This recipe was originally featured in The 30 Second Wine Advisor's FoodLetter on Thursday, March 3, 2005.

The ultimate baguette

INGREDIENTS: (makes two standard baguettes)

14 ounces (400g) King Arthur or other high-quality white bread flour
1 teaspoon (5ml) salt
A scant teaspoon (4ml) instant dry yeast
A scant 10 ounces (280g) water at room temperature


1. Start about 6 or 7 hours before you intend to serve the bread. Measure the flour into a large bowl. Fourteen ounces roughly equals 2 1/2 cups, but I strongly advise weighing the flour rather than measuring it out, to ensure the right flour-to-water ratio. Stir in the salt and the yeast. (I like to use Oetker, a European brand of "instant" yeast, but any dry yeast will do as long as you're sure it's fresh.)

2. Add the water - exact precision isn't necessary, and you can simply eyeball it with a measuring cup. But since I've got the scale out anyway, I like to measure an exact 9.8 ounces (280g) to get an exact 70 percent ratio. Stir to mix by hand, or mix for a minute or so using your electric mixer's paddle attachment at low speed. This will yield a thick but rather sticky dough.

3. Knead the dough for five minutes or so. As noted, this is a sticky dough, not easy to handle, so using a mixer with a dough hook attachment at medium speed is the easiest and best way to do it. If you knead by hand, use a pastry scraper and keep your hands wet to keep the dough from sticking. Avoid adding more than a small amount of extra flour, though, or you'll throw off the high water-to-flour ratio that helps get you those large holes.

4. When the dough is light and smooth, put it into a tall, lightly oiled plastic or glass container with vertical sides. Cover the top with a dish towel, and use a ruler to measure the approximate depth of the dough. Put it in a cool please and leave it to rise for three or four hours, checking periodically until it rises to a full 2 1/2 times its original height. NOTE: Do not try to save time by short-cutting this step. This full rise, more than anything else, is critical to getting the classic baguette structure.

5. When the dough has fully risen, pour it out onto a lightly floured bread board or counter top. Taking care not to handle or "degas" it any more than necessary, push it into a rough rectangle and, using a pastry scraper or heavy, sharp knife, cut it into two long portions. Line your two-loaf baguette pan with parchment paper. As gently as possible, lift each piece of dough and, letting it stretch naturally into a baguette shape, drop each piece into one of the parchment-lined channels. Cover the pan with your towel and put it in a cool place to rise until the loaves have doubled, another 60 to 90 minutes. (If you don't have a baguette pan, you can use a regular sheet pan lined with parchment paper or dusted under the loaves with a little corn meal, but the baguette pan forms pretty loaves and is a great labor-saving device.)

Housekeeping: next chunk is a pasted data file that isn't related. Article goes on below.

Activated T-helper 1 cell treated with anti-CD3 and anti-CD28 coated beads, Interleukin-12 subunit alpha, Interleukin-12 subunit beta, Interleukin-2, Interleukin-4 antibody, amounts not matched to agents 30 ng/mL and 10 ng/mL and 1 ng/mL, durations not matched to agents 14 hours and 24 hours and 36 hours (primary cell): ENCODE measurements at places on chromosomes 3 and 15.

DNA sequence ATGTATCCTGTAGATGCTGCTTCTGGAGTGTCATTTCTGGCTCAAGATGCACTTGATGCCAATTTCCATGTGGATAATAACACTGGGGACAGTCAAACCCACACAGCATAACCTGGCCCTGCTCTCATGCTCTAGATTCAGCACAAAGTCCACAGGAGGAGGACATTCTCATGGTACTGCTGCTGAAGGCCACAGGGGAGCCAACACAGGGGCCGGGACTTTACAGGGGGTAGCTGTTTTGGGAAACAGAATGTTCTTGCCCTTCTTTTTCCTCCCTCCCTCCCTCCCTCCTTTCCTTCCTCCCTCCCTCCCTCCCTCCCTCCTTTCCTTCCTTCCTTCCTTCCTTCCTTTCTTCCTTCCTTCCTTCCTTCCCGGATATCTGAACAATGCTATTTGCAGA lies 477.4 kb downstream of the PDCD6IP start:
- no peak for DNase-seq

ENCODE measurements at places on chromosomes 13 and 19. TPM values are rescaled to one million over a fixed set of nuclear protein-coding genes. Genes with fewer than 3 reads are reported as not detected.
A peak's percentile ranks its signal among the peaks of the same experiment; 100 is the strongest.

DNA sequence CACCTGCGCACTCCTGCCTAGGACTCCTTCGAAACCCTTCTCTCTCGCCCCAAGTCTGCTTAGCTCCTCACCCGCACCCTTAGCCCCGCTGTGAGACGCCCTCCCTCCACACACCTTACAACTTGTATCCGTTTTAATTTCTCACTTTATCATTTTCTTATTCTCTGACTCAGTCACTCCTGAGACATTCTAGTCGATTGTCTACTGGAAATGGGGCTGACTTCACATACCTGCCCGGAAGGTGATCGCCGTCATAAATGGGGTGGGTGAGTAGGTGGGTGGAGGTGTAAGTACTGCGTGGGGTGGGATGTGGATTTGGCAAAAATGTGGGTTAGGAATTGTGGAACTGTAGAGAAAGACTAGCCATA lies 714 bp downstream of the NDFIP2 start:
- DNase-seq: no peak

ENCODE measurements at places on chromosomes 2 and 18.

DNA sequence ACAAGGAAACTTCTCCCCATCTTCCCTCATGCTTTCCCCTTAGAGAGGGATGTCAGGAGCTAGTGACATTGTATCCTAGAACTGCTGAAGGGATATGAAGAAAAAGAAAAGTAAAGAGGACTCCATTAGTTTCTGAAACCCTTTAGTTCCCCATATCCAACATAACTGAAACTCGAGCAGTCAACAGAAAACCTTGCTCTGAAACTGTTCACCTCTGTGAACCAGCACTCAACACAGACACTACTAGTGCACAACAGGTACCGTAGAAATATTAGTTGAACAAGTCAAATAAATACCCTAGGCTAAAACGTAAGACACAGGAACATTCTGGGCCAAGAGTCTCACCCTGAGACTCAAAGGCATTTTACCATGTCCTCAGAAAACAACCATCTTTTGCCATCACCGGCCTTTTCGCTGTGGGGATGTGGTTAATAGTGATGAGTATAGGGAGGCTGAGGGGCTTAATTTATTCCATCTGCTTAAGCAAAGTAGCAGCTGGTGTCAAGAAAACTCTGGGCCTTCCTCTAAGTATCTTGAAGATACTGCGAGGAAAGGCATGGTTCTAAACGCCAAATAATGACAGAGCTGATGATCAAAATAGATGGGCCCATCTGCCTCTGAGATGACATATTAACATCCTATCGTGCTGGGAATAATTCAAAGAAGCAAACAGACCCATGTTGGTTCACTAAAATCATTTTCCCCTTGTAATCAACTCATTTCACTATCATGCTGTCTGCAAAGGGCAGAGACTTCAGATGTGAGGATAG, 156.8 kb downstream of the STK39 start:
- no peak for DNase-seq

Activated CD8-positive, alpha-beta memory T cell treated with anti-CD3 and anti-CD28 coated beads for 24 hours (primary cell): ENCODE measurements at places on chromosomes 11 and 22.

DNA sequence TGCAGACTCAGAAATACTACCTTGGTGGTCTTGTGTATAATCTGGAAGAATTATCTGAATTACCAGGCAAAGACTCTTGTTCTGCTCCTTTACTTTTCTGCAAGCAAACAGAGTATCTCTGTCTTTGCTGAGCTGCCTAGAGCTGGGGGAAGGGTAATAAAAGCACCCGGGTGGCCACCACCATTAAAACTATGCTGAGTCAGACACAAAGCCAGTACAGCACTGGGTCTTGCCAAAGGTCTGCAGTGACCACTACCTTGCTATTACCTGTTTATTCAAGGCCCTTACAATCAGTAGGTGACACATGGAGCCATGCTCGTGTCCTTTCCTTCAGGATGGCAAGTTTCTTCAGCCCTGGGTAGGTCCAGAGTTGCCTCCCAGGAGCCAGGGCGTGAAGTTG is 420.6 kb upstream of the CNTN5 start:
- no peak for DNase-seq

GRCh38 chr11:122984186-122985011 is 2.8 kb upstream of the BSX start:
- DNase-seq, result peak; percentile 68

6. While the loaves are rising, pre-heat your oven to 400F (200C). Actually, I'll usually set the pre-heat a little hotter than that to allow for some heat loss at the start of baking, turning it down to exactly 400 when I put the bread in. If you have a quarry tile baking stone or pizza stone, put it on the middle shelf before preheating. Put a small, oven-proof pan like a bread loaf pan on the bottom shelf. Fill a clean plastic spray bottle with hot water.

7. Ready to go? Using your utility knife blade, gently cut a few diagonal slashes across the top of each loaf. Open the oven door, quickly pour 1 cup (240ml) hot water into the hot pan on the bottom shelf, taking care to avoid being burned by the blast of steam that will instantly arise. Immediately put the loaf pan on the stone (or on the shelf if you don't have a stone), and spritz the walls and the floor of the oven with the spray bottle. Close the oven door. After 30 seconds, open the door quickly and spritz again. Repeat a third and final time after another 30 seconds. Then leave the oven closed tightly for 10 minutes. At that point, turn the pan around 180 degrees to ensure even baking. If you like, the crust should now be firm enough that you can safely pop the loaves out of the parchment-lined pans and put them directly on the stone. Bake for 10 more minutes, then turn the loaves around again and let them bake for 10 more (total of 30 minutes) or until they're done. You can use the traditional baker's tricks of watching the color for a dark reddish-brown and tapping the bottoms to see if they sound hollow. The most accurate check, though, is to use an instant-read thermometer and bake until the center of the loaves registers 205 to 210F (just under 95 to 100C).

Take the loaves out and let them cool on a rack for 30 minutes or so before dinner. Yes, I know. Melting butter on hot loaves straight from the oven is one of life's rare pleasures, and if you must, please feel free to indulge. But the texture is really best after they've had a little time to cool.

This bread is so good that we'll often serve it as dinner, with nothing more than a salad and maybe a good quick soup to create the impression of a balanced meal. When we do this, I'll sometimes skip wine with dinner, or perhaps enjoy an interesting dessert wine afterward. Still, as the poet sang, "A loaf of bread, a jug of wine, and thou," and I wouldn't rule out the idea of enjoying just about any wine - red, pink or white, dry, sweet or in-between, with the simple accompaniment of a fresh, warm baguette and butter. Remember, after all, that wine judges customarily munch bread between tastings to "cleanse the palate." Bread may not work synergistically with wine as meat and cheese do, but it certainly won't fight with the wine.